However, pathways used by pathogens to establish infections (quorum sensing, invasion, biofilm formation) are able to derail mechanisms controlling cellular proliferation and pre-clinical and clinical research are producing mounting evidence that the gut microbiota is strongly associated with CRC carcinogenesis. Pertubations of the microbiota may effectively change the course of carcinogenesis directly as well as indirectly as microbial actions seem to impact both genetic and epigenetic alterations promoting dysplasia, clonal expansion, tumour growth and invasive cancer.6, 7

Intestinal microbial eubiosis and host-microbiota interactions are extremely important for human health. Dysbiosis and chronic, subclinical, low-grade inflammation in the bowel wall contribute to and may even initiate development of gastrointestinal diseases, such as CRC, IBD: inflammatory bowel disease; and IBS: irritable bowel syndrome. Dysbiosis may also contribute to extra-intestinal, systemic conditions such as atherosclerosis, obesity, type 2 diabetes, metabolic syndrome and mental perturbations.

Only recently the microbiota was integrated in the framework of translational CRC research and it seems clear that dysbiosis and subsequent immunological responses facilitate CRC carcinogenesis and is linked to prognosis as well.8-15 Although the microbiota is stable over long periods of time, a variety of factors such as aging, obesity, western diet, lack of exercise, diseases and antibiotics shifts the microbiota towards a less diverse and pro-inflammatory profile.16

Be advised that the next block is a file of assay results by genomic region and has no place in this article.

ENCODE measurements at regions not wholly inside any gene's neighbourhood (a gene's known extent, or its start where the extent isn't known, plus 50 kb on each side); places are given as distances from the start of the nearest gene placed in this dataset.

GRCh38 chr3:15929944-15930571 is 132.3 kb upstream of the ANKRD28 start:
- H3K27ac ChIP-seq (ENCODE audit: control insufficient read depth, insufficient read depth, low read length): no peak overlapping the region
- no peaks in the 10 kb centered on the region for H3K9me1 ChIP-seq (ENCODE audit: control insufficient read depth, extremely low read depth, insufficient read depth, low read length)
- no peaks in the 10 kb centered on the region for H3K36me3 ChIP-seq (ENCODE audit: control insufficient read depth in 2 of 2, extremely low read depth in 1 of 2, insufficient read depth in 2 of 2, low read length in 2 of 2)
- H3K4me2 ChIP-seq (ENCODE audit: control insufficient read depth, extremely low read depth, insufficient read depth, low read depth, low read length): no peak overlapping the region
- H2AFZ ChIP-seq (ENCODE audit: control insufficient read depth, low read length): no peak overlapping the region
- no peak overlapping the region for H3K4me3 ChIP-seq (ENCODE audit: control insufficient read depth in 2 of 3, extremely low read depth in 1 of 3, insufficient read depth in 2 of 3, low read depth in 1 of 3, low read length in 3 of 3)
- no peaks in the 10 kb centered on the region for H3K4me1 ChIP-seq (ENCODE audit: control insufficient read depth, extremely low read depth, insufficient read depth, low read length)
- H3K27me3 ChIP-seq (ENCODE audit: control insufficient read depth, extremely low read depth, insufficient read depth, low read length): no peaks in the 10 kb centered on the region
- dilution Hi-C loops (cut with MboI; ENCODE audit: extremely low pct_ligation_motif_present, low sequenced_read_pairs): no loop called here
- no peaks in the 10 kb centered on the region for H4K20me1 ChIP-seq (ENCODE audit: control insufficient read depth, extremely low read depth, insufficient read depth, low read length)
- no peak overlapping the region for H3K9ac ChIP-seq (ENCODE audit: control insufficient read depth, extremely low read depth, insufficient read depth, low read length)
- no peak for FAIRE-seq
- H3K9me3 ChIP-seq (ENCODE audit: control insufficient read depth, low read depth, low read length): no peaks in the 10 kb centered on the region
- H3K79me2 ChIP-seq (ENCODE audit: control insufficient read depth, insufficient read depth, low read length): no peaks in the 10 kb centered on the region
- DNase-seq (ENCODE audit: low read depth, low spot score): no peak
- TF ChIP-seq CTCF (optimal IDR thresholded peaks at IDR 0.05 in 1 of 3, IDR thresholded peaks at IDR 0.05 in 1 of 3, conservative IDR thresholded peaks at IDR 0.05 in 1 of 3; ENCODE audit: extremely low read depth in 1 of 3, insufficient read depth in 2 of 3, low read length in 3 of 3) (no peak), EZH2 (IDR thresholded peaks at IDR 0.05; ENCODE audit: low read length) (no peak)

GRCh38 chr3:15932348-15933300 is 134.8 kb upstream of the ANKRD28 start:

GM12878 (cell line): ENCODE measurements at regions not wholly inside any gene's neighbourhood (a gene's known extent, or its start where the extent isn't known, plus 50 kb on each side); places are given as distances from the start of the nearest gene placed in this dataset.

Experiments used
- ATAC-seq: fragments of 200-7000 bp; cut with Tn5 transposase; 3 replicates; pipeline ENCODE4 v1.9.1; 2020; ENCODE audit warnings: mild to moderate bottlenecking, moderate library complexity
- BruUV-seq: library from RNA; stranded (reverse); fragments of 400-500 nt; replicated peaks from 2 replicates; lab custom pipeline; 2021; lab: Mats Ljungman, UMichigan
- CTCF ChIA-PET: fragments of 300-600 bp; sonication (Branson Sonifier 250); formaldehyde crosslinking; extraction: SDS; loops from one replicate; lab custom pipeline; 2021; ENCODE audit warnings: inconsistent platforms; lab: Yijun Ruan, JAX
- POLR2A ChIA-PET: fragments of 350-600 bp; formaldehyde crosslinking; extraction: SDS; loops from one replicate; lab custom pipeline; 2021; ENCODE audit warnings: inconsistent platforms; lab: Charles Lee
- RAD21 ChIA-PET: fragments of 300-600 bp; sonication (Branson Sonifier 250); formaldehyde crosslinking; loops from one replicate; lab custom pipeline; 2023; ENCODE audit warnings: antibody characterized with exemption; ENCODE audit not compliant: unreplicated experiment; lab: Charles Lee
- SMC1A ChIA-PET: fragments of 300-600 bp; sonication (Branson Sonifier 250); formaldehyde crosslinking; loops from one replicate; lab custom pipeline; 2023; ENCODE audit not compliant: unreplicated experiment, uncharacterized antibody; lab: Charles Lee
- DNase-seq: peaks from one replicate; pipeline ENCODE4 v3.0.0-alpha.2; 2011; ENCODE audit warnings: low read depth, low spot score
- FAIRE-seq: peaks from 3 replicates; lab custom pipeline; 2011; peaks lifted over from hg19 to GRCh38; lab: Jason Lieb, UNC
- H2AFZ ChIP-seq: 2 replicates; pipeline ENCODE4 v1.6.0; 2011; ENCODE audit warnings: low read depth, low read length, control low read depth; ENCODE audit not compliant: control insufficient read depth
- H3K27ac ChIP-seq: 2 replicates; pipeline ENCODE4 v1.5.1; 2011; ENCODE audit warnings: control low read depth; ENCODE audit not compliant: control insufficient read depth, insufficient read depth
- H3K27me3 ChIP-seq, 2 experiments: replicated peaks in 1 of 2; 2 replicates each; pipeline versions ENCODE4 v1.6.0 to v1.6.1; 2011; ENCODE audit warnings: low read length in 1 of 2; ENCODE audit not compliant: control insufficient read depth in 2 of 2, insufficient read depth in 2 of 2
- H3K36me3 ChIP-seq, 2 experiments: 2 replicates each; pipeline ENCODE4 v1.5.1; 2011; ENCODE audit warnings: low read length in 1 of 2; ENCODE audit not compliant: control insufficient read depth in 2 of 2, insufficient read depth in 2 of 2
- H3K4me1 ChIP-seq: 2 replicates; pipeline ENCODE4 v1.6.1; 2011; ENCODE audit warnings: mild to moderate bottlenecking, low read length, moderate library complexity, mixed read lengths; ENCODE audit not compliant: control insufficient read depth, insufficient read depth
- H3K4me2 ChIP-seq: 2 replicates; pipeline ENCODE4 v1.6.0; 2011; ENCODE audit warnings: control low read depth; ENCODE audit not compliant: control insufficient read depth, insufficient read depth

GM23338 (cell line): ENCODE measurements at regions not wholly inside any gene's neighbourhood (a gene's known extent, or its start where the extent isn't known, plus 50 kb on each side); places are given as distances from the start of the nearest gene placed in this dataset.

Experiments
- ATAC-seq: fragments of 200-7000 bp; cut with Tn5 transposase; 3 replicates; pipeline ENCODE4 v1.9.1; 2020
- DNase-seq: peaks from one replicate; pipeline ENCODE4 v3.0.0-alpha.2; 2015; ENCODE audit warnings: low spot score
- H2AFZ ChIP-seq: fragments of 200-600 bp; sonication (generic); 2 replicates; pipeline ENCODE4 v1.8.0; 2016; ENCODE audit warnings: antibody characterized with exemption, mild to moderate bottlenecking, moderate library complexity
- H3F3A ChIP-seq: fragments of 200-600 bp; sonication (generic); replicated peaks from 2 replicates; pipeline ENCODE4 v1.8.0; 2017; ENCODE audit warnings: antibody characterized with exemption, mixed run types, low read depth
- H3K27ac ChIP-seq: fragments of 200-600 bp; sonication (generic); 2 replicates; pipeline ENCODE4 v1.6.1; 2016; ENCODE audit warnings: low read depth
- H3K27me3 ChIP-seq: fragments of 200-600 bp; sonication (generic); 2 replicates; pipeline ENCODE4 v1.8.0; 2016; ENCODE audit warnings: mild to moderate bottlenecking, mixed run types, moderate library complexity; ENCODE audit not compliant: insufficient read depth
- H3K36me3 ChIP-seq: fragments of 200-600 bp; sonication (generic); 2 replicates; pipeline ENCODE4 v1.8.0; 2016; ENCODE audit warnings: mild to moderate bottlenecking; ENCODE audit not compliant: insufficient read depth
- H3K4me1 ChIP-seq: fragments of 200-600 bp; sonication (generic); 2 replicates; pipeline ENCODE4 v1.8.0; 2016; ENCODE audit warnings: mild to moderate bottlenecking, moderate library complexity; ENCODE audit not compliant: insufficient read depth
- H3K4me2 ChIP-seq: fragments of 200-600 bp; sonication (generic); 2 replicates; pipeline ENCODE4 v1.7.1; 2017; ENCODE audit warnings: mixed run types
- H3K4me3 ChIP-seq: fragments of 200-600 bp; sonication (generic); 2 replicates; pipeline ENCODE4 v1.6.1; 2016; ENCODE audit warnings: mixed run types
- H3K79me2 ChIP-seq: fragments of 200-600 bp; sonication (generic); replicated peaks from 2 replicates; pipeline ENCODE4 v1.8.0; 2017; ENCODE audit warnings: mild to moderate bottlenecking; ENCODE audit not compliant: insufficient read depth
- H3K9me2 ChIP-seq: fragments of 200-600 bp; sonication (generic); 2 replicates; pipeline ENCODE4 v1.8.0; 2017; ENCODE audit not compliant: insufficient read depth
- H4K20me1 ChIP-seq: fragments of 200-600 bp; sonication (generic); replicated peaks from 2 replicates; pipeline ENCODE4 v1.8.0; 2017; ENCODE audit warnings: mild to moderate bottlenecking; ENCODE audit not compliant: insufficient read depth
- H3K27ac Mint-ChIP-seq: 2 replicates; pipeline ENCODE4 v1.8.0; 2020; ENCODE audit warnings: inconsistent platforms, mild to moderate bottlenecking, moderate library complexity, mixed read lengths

Potential bacterial drivers and carcinogenic metabolites, intraluminal events and inflammatory pathways are subject to intense research15, 17-19 as manipulation of the microbiota (e.g. use of pro-, pre- or antibiotics) changes the course of tumorigenesis, may alter or arrest tumorigenesis.

16S rRNA sequencing and whole genome shotgun sequencing metagenomics studies show lower bacterial diversity and a higher rate of certain pro-tumerogeneic bacteria (e.g. Fusobacteria and Porphyromonas) associated with CRC.6, 13, 14, 17, 18, 20-27

Here, we review recent research linking gut microbiota to CRC and discuss future implications. We also present the latest findings regarding possible implications of gut microbiota on sidedness of CRC and effects on chemotherapy.

Colorectal Cancer

CRC is a common malignancy in Western Europe, North America, Australia and New Zealand affecting 5-7% of the populations. Despite population screening, advances in surgery and oncology, CRC is still among the leading causes of cancer deaths. Due to Western influences on lifestyle and diet, CRC rates are on the rise in many Eastern nations as well and the global burden of CRC is estimated increase by 60% with 2.2 million new cases and 1.1 million deaths annually by 2030.28 Although the 5-year survival rate has improved in the US (from 50 % to 65 % over the last 40 years), CRC remains a heavy burden on health care economics. More than 1.18 million US residents were living with CRC in 2013 and the prevalence is increasing. 29, 30